• Ensure consistency and effectiveness of user experience design products and practices

User experience strategists produce and/or use:

  • User experience design principles
  • User experience design standards
  • Shared user experience design asset libraries
  • Enterprise experience journeys


  1. I have intentionally chosen to avoid the commonly used term front-end development because of its traditional association with any code executed by the graphical rendering engine, i.e., the browser for web applications. Until recently, application business logic and data transformation was handled by code executed on the server on the so-called “back-end.” However, while this code properly remains the bailiwick of a dedicated application developer or programmer, the popularity of the MVC model and related scripting frameworks means that more of this code, and in some cases all of it, is now executed on the “front-end” along with the code, primarily HTML, CSS and JavaScript, responsible for rendering the UI. Hence the use of the term UI development is meant to clarify that the job of a user experience designer who writes code is only concerned with the code specifically responsible for rendering the user interface, even if that code may coexist with non UI-code in the same file.
  2. I have long viewed user research as a distinct discipline that concerns itself solely to discovering and understanding information about users. Defining the user experience did not belong to user research and instead belonged more appropriately to designers, right? However, the more I thought about this, the more I came to realize that designers should not be the ones deciding on the best user experience for the users, but merely on the best design to hopefully generate that experience. So, who should decide what the best user experience would be for the users? Well, I suppose it should be the folks who best understand the intended users, who know what the users want and need and expect, and who can imagine the experience that would be most pleasing to those users. It is important to understand that this does not mean that user researchers are designing anything. (In fact, many argue that an experience cannot be designed anyway, only designed for, despite the misnomer of user experience designer.) Rather, user researchers should be conceiving of the optimal experience for the users and then communicating that to the designers. This communication could be in the form of a story, an empathy map, or some other document that adequately conveys the kind of experience to design for.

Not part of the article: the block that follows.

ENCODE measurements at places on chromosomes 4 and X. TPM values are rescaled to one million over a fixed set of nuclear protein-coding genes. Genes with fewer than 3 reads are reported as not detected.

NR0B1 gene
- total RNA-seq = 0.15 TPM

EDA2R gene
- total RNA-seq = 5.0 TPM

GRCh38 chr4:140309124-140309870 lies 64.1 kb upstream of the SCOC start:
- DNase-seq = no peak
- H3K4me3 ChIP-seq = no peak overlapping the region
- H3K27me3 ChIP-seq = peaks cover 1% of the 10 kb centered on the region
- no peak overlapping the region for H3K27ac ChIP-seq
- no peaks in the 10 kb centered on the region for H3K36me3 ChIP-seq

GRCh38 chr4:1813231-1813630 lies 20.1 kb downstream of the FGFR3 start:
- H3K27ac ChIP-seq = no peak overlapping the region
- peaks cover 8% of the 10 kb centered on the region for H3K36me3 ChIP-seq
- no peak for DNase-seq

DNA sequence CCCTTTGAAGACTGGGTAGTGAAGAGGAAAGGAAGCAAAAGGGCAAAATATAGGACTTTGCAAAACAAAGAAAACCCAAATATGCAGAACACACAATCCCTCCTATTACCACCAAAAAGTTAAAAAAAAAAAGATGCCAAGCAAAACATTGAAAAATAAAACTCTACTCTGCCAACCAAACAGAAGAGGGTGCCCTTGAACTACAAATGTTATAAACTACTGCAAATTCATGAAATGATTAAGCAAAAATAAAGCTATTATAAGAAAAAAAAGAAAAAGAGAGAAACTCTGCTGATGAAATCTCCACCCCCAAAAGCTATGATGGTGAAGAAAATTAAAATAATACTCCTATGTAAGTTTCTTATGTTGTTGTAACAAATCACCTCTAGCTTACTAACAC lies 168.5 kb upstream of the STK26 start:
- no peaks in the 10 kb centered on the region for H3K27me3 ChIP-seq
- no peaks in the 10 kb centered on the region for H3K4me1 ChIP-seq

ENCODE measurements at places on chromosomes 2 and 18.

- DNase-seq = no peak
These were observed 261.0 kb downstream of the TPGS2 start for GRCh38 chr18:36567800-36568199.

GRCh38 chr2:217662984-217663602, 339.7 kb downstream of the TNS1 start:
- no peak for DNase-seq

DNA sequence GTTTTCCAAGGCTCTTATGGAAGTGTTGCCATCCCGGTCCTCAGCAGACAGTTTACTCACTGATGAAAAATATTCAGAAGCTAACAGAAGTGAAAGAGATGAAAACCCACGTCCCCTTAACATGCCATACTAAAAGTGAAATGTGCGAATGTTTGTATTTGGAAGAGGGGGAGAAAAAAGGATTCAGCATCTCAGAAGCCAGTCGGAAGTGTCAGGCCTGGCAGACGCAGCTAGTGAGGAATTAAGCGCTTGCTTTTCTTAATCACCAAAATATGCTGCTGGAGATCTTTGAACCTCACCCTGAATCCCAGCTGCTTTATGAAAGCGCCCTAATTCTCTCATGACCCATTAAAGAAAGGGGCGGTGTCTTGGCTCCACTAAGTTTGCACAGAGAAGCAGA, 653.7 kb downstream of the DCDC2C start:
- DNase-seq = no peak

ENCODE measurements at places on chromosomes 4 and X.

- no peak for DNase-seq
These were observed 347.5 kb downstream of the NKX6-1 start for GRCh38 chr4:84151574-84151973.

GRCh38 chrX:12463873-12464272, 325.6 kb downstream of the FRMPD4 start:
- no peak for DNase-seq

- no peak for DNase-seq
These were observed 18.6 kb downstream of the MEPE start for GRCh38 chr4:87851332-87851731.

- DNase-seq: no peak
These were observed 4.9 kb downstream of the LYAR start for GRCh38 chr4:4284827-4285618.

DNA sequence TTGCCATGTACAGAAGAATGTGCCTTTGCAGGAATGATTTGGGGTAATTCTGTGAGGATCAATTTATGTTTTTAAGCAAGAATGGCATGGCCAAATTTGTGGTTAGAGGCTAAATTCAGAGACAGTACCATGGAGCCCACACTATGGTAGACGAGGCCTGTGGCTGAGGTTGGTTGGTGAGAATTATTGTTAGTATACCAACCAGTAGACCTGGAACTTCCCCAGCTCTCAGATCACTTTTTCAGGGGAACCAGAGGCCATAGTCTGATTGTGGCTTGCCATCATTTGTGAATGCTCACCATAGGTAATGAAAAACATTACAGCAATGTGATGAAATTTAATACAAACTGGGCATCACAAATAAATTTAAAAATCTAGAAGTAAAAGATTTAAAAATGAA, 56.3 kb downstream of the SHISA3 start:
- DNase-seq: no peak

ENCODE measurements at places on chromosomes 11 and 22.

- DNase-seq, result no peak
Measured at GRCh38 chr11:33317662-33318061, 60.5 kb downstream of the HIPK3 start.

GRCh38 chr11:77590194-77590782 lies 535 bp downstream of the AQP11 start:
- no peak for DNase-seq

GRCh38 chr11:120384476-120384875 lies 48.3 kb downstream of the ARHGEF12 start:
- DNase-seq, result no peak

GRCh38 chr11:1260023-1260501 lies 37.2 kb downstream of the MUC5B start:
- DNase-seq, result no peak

3. The growing recognition of the tremendous value of a great user experience, and therefore of user experience design as a profession, means that few businesses still have a single “web designer” responsible for everything detailed above, but instead have a number of user experience designers to handle the increasingly demanding workload. In some cases these professionals may have the same essential roles and responsibilities, with each assigned to a different product or products. Elsewhere, they may work in a more matrixed environment, with each contributing different skills based on the unique availability, expertise and preferences of each. Either way, as user experience designers multiply in organizations, the need for consistency, standardization, process improvement, and so on translates into a need for UX design leaders that can provide oversight, mentoring, and creative and technical support to the others. Management is also likely to prefer a single liaison for user experience design, someone who can see and participate in the bigger picture, so to speak. From Chief Experience Officer and VP of Design to User Experience Director and UX Team Lead, the titles, expectations, responsibilities and compensation can vary widely, depending on the needs and structure of the organization. Despite this, I have attempted to create a useful amalgam of all these possibilities under the general heading of User Experience Strategy. Your mileage may vary.